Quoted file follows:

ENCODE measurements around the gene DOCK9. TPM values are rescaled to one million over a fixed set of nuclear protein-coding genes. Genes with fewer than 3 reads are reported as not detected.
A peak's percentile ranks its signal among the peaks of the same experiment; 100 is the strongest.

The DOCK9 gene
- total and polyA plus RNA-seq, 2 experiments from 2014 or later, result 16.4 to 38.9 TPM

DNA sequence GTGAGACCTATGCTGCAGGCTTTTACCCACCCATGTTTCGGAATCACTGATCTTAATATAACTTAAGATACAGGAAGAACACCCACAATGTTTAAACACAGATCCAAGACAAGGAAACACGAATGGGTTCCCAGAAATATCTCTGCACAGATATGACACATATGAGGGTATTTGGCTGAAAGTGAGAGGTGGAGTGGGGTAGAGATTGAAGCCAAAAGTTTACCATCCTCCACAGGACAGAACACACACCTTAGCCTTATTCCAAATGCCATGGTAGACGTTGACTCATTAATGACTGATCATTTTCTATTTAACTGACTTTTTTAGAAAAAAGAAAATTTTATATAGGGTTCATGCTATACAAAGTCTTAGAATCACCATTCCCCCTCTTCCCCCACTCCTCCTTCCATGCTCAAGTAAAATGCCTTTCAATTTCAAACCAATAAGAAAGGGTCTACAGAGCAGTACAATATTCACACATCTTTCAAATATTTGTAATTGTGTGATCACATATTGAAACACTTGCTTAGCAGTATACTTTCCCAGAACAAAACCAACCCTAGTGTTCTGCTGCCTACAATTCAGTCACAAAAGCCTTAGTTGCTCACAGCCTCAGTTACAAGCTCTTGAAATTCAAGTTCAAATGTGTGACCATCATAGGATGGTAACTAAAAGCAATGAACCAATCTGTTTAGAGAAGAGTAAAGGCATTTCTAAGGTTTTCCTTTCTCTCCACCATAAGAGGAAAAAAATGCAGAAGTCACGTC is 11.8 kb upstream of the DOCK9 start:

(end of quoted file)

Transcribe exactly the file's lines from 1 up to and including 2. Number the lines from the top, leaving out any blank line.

ENCODE measurements around the gene DOCK9. TPM values are rescaled to one million over a fixed set of nuclear protein-coding genes. Genes with fewer than 3 reads are reported as not detected.
A peak's percentile ranks its signal among the peaks of the same experiment; 100 is the strongest.